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Time to upgrade our successful bottle law

The law has worked well — but it needs to catch up with the times.

The recycling section at the Williamstown landfill in Williamstown in May 2020.Gillian Jones/Associated Press

Since its passage nearly four decades ago, the bottle bill has been a remarkable and well-recognized success in Massachusetts — but now it needs updating.

First, however, consider its effects. One seldom any longer sees a returnable can or bottle left as litter on the street. Tens of thousands of tons of could-be trash have been recycled. In 2015, for example, some 1.2 billion beverage containers were redeemed and recovered, thereby keeping about 94,000 tons of container trash out of landfills or garbage incinerators, according to the Container Recycling Institute.

For those who don’t mind paying a little extra for a cleaner environment, returnables are easy to donate to a youth organization bottle-drive or just to leave out for the entrepreneurial people who retrieve cans and bottles for income. For those who prefer to get their deposit back, that is made especially easy by redemption centers. No surprise, then, that today, four of the six New England states have bottle bills. The outliers: New Hampshire and Rhode Island.

But it’s now time to modernize the Massachusetts law, in part because it has never been comprehensive enough, in part because the trends in the drinks industry have overgrown the trellis of the law. The current statute requires a redeemable deposit on glass, plastic, and aluminum and other metal containers that hold carbonated soft drinks, beer and other malt beverages, and mineral waters. The law doesn’t apply to wine or liquor bottles or non-carbonated drinks. Nor does it cover nips, the small glass or plastic bottles of liquor favored by concertgoers and regular outdoor drinkers — and which are so prevalent as park litter.


When the bottle bill first took effect, people would have thought it odd to buy bottled water. But bottled waters have caught on in a big way — and their plastic containers have become an environmental problem. Some 90 percent of them end up in landfills, where they take decades to degrade. Nor was there then the efflorescence of sports drinks, iced teas, and juices that we see today.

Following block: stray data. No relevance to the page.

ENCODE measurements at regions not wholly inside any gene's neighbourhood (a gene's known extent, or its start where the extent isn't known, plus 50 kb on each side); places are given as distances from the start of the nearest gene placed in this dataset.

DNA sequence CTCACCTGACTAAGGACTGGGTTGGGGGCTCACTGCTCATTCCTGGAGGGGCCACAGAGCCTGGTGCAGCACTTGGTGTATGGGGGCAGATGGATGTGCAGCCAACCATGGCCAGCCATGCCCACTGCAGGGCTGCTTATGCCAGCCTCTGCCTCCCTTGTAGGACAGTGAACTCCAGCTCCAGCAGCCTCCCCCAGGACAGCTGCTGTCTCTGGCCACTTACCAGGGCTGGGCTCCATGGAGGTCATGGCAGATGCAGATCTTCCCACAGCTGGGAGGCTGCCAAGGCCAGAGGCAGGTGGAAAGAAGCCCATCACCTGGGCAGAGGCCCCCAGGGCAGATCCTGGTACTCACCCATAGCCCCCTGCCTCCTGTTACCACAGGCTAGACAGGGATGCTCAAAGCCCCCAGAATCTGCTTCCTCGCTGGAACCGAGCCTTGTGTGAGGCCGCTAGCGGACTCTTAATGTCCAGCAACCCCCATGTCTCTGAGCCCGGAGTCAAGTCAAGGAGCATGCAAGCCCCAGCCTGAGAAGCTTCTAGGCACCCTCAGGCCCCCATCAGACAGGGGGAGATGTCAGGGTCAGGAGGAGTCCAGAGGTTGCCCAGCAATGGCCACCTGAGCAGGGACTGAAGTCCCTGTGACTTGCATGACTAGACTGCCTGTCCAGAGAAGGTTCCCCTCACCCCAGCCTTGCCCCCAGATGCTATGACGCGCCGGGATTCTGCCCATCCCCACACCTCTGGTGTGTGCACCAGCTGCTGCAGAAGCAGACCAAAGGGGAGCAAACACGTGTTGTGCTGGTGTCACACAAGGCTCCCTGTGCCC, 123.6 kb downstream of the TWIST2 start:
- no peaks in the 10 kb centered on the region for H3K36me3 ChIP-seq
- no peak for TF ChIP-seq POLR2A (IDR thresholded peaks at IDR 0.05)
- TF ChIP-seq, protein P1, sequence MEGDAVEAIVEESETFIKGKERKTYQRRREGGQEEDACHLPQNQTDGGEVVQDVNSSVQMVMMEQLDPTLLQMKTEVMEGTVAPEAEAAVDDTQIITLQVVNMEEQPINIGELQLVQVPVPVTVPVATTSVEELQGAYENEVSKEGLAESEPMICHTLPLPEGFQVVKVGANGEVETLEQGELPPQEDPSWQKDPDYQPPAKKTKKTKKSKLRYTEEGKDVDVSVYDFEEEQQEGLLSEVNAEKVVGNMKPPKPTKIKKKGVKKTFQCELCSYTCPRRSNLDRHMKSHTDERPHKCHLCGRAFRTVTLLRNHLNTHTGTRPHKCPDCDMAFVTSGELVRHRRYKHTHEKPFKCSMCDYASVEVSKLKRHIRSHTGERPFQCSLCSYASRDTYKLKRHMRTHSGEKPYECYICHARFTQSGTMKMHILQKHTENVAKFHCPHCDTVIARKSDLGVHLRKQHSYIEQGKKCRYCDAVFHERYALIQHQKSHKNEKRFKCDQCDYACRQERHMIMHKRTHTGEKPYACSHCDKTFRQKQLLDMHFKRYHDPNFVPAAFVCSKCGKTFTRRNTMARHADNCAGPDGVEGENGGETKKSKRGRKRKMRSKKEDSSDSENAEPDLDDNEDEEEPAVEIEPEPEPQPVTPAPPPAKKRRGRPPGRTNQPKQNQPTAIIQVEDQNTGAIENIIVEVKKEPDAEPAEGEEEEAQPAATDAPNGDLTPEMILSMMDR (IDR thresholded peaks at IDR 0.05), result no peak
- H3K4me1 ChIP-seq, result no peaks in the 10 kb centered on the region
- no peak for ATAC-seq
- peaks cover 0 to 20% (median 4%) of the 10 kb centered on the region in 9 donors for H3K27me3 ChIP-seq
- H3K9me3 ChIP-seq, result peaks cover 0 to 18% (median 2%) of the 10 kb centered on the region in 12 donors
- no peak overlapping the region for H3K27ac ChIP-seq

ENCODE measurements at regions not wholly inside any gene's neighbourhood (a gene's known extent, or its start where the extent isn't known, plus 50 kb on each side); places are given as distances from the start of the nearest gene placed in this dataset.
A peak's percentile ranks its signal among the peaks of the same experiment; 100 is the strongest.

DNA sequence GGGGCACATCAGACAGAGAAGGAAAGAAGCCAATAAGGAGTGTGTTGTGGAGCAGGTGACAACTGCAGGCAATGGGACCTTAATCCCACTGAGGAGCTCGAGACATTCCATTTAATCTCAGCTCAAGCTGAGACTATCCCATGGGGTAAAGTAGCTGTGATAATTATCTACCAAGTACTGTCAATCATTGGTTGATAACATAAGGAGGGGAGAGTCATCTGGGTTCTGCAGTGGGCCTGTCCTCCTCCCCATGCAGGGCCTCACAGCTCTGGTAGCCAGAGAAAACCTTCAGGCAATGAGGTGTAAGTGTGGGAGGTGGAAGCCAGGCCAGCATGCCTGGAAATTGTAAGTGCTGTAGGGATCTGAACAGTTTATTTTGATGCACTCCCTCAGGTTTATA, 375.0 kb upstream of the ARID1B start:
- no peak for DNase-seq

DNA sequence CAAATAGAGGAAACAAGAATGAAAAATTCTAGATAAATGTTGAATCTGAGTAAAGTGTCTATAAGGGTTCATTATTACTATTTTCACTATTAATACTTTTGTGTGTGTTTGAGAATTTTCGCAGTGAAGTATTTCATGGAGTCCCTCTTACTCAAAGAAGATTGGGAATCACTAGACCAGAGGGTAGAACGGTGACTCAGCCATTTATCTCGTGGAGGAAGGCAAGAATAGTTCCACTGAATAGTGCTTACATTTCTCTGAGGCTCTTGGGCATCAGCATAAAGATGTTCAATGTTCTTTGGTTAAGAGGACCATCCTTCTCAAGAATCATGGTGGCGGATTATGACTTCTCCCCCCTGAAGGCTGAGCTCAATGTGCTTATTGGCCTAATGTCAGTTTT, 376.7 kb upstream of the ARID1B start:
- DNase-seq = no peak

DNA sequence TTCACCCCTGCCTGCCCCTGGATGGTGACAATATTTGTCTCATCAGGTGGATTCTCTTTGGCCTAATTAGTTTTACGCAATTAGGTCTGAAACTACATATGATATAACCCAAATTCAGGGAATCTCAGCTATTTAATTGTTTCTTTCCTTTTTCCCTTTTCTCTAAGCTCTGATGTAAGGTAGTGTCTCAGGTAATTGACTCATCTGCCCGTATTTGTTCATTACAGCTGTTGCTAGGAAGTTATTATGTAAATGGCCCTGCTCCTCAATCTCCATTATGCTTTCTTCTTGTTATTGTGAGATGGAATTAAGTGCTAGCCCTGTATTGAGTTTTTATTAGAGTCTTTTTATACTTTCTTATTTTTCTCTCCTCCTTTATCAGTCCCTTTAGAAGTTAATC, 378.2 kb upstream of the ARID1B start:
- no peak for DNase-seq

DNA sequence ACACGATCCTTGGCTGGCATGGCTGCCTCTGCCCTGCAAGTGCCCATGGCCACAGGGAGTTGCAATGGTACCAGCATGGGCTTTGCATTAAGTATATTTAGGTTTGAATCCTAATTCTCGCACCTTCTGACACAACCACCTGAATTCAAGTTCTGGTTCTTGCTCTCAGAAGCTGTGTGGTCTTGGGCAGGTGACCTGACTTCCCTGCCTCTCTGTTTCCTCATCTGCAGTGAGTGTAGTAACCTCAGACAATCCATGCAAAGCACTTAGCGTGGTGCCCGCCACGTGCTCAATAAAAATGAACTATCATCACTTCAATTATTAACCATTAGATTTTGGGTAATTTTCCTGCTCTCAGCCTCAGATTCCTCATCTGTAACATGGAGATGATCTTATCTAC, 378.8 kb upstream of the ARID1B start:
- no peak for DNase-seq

According to state Representative Marjorie Decker, Democrat of Cambridge and House sponsor of a bill to update the bottle law, from 2015 to 2018 the number of containerized beverages sold in Massachusetts increased by some 500 million. Decker’s bill, cosponsored by state Senator Cynthia Stone Creem, Democrat of Newton, would raise the deposit from a nickel to a dime and cover containers from nips up to three-liter plastic bottles. It would apply to the containers for almost any liquid sold commercially for oral consumption, and so would cover water, energy drinks, teas, juices, and the like.

As a nickel has lost its value over four decades, the state’s redemption rate, which was at 71 percent in 2010, had slipped to 50 percent by 2019. Evidence from other states suggests that upping the deposit to a dime would substantially increase that rate. Certainly states that have 10-cent deposits have higher redemption rates: Oregon, 86 percent; Michigan, 89 percent; and California, where the dime only applies to containers of more than 24 ounces, 67 percent.

Oregon’s experience is particularly edifying. In 2016, its redemption rate was 64 percent. In 2017, the state hiked its deposit from 5 to 10 cents. Its return rate for 2019 was almost 86 percent.


Massachusetts hasn’t updated its law since it took effect, in 1983. When advocates tried, via the ballot, in 2014, the beverage industry dumped millions into a successful effort to beat the measure. They hired big-name consultants and produced tinny ads that played fast and loose with the facts to do so.

So why try again? Well, back then, there was much deflective talk of finding better ways to deal with containers, remedies like more effective curbside recycling. Those haven’t, in the main, materialized — even as beverage containers have proliferated. Secondly, the environmental sensibility has increased since then, with a higher civic priority on recycling and reusing and reducing the waste stream.

It’s time to build on the success of a middle-aged law by giving it an update that will make it even better — and relevant for virtually all beverage containers sold in Massachusetts.

Editorials represent the views of the Boston Globe Editorial Board. Follow us on Twitter at @GlobeOpinion.